Reading

Reading has been a continuing theme from last few years. I haven’t read as many fiction books this year as non-fiction. Just haven’t found too many of ones I really want to read. Amitava Ghosh released his new book, Gun Island, so I polished that off in less than a day. But nothing much else.

I’ve read a lot of non-fiction though. Quite a few are based around self-improvement and productivity— Make time, GTD for teens, Digital minimalism, Messy, Range, Sprint, Turn the ship around

I’ve read some books from the running, swimming, cycling, hiking world, but again not as many as I would’ve liked. Goater’s Art of running faster gave some good tips, and Scott Jurek’s North was full of inspiration.

I’ve started listing the books, and notes from some of them on this site.

Head & heart

Parents were planning to visit UK this year. They’ve cancelled. I’m sad.

I stopped meditating regularly months ago. I still meditate occasionally, but without the app there isn’t much to guide me through session after session. Most of the time it is just noticing a breath (tip from Make Time).

The year, mentally, has been a roller coaster. I haven’t really touched the depths of depression like I did around October last year, but I haven’t had many periods of consistent happiness either. I have a feeling it’s all very fragile. Or is it brittle?

Finished Todo.txt for Android

I’m ending the second phase of active development for Todo.txt for Android. All core functionality works sufficiently well for my own use. Dark mode is half baked, so have moved it to the backlog for the next phase, whenever that happens.

Not doing much active development on extensions at the moment.

Next up

Next up is starting a new project, or finding a new role. Either way, it’ll be a time of flux and vulnerability. Tread kindly, por favor!

Continue reading Me, here, now.

Me, here, now.

Finished Todo.txt for Android

I’m at the end of second phase of active development for Todo.txt for Android. All core functionality works sufficiently well for my own use. Dark mode is half baked, so will now be moved to the backlog for the next phase, whenever that happens.

Next few weeks may see small updates to the Chrome extensions—bug fixes and minor tweaks based on user feedback over the last month and a half.

Next up

Next up is starting a new project, or finding a new role. Either way, it’ll be a time of flux and vulnerability. Tread kindly, por favor!

Gardening

After neglecting the garden for 5+ years, I finally started getting my hands dirty this year. It’s been a surprising delight. The flowers are blooming. No plants have died yet. And the weeds are more under control than any time last year. All this for a couple of weekends’ work, and 5-10 mins every morning or evening.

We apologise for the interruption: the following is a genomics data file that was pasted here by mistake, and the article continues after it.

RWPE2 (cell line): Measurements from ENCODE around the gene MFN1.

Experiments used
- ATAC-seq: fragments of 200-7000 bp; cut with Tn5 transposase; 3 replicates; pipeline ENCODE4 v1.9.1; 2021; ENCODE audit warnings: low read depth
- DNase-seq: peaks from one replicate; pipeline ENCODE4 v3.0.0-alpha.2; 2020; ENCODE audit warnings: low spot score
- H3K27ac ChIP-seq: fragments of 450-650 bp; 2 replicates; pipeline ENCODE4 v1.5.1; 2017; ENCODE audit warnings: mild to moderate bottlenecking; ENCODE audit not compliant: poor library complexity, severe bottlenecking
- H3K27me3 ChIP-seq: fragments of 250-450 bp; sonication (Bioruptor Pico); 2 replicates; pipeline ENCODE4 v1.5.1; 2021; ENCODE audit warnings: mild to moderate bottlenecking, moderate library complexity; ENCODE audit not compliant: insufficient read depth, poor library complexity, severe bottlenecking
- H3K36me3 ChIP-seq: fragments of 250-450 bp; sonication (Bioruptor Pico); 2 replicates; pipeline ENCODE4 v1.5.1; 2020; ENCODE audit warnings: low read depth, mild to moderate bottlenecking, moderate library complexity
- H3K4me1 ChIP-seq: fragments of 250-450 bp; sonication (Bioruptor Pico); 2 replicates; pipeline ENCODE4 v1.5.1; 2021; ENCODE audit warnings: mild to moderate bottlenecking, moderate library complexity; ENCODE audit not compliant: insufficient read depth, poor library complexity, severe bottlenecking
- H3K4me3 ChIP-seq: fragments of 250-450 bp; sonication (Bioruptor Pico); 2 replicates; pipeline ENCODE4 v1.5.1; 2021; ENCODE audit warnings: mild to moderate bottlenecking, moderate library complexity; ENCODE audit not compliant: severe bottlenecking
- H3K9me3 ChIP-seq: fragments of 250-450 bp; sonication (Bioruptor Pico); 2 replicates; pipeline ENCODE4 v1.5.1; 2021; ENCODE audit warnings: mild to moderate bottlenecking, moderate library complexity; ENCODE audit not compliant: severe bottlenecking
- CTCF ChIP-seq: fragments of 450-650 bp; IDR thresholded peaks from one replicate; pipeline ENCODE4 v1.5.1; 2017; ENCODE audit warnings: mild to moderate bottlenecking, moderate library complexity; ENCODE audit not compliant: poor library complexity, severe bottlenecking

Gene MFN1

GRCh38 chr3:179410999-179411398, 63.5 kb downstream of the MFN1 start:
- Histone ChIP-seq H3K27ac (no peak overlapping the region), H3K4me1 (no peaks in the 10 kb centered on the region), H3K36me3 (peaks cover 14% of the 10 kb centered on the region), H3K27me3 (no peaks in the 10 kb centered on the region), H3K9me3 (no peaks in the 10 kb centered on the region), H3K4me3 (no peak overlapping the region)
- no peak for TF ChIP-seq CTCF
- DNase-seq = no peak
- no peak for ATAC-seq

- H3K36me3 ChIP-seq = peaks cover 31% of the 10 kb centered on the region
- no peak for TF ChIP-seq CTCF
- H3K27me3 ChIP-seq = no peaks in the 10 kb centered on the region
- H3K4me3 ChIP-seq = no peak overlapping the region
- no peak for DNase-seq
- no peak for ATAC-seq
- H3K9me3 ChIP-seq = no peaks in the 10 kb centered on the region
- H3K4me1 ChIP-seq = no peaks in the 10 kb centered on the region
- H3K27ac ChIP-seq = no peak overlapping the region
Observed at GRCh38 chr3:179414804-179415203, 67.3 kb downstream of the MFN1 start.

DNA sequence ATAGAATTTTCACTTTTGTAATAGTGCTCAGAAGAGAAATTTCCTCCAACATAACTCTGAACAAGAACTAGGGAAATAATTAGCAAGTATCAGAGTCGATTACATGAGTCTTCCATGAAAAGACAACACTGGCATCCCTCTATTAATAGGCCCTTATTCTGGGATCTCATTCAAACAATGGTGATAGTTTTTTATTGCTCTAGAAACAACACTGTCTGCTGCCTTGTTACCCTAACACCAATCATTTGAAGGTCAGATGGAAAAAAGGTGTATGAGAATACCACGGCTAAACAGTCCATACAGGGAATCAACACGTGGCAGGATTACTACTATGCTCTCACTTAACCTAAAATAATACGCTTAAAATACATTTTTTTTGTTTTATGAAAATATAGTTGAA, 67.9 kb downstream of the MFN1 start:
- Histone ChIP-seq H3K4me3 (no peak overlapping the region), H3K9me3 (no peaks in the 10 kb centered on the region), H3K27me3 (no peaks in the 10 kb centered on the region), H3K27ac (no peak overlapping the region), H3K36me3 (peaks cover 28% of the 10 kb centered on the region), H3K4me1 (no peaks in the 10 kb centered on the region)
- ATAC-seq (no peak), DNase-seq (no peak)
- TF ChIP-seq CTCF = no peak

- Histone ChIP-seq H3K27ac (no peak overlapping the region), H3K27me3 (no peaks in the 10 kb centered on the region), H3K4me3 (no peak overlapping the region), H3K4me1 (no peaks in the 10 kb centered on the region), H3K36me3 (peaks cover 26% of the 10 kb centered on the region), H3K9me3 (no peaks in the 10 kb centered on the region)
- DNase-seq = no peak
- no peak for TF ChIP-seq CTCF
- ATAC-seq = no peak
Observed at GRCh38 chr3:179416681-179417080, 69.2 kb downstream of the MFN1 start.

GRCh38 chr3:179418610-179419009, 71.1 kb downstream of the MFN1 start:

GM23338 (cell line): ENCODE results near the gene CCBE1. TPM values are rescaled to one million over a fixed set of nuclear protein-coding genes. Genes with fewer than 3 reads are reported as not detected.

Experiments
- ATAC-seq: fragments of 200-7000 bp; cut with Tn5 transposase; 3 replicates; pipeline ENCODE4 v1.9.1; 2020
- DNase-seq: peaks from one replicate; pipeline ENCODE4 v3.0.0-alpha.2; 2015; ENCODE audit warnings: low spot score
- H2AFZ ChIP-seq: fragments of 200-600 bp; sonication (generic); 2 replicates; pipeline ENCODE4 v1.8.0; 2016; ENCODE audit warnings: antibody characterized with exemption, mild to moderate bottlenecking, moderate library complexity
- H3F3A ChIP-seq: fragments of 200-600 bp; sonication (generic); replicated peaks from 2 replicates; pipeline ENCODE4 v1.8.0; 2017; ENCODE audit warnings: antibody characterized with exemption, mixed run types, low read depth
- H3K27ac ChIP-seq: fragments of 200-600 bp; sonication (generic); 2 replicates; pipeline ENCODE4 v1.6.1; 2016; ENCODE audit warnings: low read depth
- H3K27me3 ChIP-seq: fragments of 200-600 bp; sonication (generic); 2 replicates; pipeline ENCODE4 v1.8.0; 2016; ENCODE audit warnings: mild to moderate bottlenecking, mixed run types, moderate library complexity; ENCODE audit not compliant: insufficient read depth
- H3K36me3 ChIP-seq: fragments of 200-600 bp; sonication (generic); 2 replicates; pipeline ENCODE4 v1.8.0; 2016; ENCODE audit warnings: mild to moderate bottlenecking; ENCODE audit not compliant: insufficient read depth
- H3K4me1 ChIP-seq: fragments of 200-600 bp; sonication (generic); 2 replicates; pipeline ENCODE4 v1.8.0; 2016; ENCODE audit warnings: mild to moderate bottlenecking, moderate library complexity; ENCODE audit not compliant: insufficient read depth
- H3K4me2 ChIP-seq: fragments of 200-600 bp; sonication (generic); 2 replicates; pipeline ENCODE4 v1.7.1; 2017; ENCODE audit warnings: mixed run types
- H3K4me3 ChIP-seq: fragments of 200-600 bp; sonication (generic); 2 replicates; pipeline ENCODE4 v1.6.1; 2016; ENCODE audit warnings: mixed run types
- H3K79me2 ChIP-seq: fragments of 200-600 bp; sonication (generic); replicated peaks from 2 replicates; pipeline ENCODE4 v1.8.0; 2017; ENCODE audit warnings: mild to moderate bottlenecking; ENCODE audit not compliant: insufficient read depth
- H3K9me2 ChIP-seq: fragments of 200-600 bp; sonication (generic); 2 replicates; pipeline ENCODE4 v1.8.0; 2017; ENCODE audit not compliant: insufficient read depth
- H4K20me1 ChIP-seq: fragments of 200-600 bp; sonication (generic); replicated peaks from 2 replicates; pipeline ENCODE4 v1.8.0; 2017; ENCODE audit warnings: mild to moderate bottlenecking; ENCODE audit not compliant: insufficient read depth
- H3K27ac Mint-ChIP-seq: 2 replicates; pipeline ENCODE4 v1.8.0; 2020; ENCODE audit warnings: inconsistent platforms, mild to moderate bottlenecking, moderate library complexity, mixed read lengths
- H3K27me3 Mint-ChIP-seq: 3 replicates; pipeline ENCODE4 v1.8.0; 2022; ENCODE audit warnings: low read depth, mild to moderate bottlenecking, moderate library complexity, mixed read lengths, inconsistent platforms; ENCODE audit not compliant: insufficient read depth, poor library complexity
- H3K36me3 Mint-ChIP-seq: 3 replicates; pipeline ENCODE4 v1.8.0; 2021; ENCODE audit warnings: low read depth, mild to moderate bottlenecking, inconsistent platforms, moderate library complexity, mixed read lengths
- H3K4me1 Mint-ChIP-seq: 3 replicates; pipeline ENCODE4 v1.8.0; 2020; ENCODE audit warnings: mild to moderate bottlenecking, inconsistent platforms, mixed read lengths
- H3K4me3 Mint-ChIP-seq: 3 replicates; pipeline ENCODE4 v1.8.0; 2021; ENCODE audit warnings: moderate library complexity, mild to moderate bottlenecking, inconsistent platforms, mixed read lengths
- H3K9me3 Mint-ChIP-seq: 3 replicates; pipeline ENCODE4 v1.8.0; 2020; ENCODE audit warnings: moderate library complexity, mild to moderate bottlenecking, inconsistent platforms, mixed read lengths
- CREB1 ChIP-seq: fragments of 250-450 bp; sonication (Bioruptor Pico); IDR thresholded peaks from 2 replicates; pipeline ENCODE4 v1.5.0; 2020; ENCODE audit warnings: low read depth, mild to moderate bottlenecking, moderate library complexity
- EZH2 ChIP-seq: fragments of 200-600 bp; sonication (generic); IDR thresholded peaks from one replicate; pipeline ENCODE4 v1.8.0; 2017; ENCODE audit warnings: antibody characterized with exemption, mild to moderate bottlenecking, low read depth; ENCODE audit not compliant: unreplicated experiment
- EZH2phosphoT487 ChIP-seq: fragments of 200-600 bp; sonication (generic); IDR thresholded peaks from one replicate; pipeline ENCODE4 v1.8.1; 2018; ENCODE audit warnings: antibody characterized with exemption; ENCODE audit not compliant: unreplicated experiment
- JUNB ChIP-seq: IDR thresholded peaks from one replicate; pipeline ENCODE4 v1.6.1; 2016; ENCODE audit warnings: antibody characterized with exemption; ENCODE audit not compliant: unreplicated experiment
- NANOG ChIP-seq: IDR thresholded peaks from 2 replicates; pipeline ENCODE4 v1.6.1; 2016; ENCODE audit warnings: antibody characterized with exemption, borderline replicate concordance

I am really enjoying the work in the garden—probably too much according to R. There must be some truth in what Cal Newport said—creating physical things with our own hands.

Running

I’ve been running well. I really like my current running form, and the times have been reflecting the improvement. I ran my Park Run PB a couple of weeks ago at Woking—22:42. I have been off running so far this week due to an ankle injury picked up on Saturday (thankfully, after I’d completed my 14 mile run). Looking forward to testing the ankle again with a short run later today.

Reading

I’m loving reading ‘Turn the ship around’ by David Marquet. It’s one of those books that is best read in small bits, munched over for a while, then continued. The last book in this category was Daniel Kahneman’s ‘Thinking fast and slow’. They’ll both stay in my forever library, with frequent references to notes and books.

I’m also reading Messy by Tim Harford. This is my active reading book, and will probably be finished tomorrow. It’s an interesting journey of rediscovery. I used to be atypical messy—thriving only in mess and chaos. Working independently forced me to learn discipline and to streamline my life processes. Now I am rediscovering the value of messiness. It’s a brilliant brain tickler for me—harmonising my tidy, streamlined life with a bit of messiness to add some anti-fragility.

The third book I’m currently reading is Sanjaya Baru’s ‘The accidental prime minister’. It’s hard reading, specially because I like the subject. The author covers too much of himself relative to the subject (the prime minister). It also, like bits of ‘Up in the air’, way too frequently delves into explanations and bureaucratic minutae. R tells me it gets better later, so I’m ploughing on.

Continue reading Me, here, now.